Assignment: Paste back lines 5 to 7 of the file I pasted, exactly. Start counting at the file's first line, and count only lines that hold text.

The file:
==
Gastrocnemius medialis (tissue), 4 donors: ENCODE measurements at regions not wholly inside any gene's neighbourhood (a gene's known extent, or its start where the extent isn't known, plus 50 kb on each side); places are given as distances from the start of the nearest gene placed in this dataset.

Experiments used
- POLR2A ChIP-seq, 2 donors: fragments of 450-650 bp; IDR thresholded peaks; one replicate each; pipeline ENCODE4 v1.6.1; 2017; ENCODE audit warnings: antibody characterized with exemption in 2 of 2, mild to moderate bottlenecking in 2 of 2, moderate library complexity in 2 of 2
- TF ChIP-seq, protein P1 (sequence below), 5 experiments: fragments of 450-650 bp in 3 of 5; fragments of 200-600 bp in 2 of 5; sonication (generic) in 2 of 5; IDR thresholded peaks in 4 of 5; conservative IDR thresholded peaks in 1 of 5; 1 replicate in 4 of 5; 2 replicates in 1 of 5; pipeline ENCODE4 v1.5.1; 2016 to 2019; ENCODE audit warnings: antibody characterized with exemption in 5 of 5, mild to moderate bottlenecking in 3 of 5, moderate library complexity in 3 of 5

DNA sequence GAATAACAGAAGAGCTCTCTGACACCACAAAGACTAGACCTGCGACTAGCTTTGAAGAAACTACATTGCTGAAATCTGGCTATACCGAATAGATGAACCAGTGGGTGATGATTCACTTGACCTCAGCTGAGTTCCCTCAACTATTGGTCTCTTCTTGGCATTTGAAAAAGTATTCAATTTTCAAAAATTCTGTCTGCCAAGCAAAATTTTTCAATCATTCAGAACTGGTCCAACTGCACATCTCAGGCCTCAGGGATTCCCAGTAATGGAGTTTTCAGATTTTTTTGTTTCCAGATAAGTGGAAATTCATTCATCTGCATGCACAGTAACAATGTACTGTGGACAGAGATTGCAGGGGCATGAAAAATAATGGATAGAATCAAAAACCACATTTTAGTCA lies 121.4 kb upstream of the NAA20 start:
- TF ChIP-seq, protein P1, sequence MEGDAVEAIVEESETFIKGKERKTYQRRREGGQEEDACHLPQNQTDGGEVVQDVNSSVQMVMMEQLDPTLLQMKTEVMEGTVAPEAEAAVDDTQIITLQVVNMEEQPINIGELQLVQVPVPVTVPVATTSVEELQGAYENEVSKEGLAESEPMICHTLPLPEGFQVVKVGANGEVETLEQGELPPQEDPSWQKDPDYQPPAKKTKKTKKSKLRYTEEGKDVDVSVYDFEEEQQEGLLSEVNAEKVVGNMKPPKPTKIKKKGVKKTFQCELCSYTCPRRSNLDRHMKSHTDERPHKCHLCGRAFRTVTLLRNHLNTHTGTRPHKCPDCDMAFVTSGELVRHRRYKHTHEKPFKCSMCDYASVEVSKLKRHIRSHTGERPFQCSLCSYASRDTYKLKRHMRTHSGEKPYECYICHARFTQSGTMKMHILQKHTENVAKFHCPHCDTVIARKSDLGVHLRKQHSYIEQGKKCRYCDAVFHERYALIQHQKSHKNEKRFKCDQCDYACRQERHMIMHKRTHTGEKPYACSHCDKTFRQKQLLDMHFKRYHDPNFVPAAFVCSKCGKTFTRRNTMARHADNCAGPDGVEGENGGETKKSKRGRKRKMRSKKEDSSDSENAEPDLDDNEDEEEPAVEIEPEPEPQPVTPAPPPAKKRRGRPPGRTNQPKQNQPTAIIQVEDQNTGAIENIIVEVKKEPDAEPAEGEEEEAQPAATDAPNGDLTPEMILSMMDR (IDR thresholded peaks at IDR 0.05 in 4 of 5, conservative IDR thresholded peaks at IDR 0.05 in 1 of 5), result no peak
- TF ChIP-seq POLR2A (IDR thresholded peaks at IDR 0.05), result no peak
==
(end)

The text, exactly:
DNA sequence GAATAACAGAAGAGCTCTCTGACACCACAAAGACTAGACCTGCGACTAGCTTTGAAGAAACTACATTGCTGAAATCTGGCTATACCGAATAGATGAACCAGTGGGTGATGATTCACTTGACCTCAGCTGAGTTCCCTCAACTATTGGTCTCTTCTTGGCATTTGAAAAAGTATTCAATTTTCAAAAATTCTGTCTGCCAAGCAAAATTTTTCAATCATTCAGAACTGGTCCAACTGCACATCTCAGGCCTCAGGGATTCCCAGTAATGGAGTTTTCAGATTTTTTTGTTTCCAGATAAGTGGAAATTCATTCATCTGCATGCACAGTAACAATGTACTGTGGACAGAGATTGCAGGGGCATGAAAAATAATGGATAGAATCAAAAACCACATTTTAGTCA lies 121.4 kb upstream of the NAA20 start:
- TF ChIP-seq, protein P1, sequence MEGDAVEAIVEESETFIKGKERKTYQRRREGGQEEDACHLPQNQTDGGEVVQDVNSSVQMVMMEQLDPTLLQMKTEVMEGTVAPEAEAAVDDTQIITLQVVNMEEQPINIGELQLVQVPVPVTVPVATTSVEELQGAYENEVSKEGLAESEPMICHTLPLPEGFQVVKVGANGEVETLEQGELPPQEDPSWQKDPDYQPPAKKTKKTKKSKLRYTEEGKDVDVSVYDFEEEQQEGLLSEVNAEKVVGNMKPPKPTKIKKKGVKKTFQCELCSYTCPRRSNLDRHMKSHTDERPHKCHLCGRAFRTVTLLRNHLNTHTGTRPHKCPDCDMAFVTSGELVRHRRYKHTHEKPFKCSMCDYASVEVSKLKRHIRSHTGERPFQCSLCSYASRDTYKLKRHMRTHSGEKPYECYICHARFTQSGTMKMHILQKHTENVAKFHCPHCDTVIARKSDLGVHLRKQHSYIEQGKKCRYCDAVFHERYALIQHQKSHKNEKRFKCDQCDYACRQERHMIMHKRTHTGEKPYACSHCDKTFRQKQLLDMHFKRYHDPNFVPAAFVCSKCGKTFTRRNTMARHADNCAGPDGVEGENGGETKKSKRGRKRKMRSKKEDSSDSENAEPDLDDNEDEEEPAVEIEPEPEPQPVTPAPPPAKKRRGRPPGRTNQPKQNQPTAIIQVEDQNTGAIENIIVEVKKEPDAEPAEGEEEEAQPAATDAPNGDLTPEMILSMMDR (IDR thresholded peaks at IDR 0.05 in 4 of 5, conservative IDR thresholded peaks at IDR 0.05 in 1 of 5), result no peak
- TF ChIP-seq POLR2A (IDR thresholded peaks at IDR 0.05), result no peak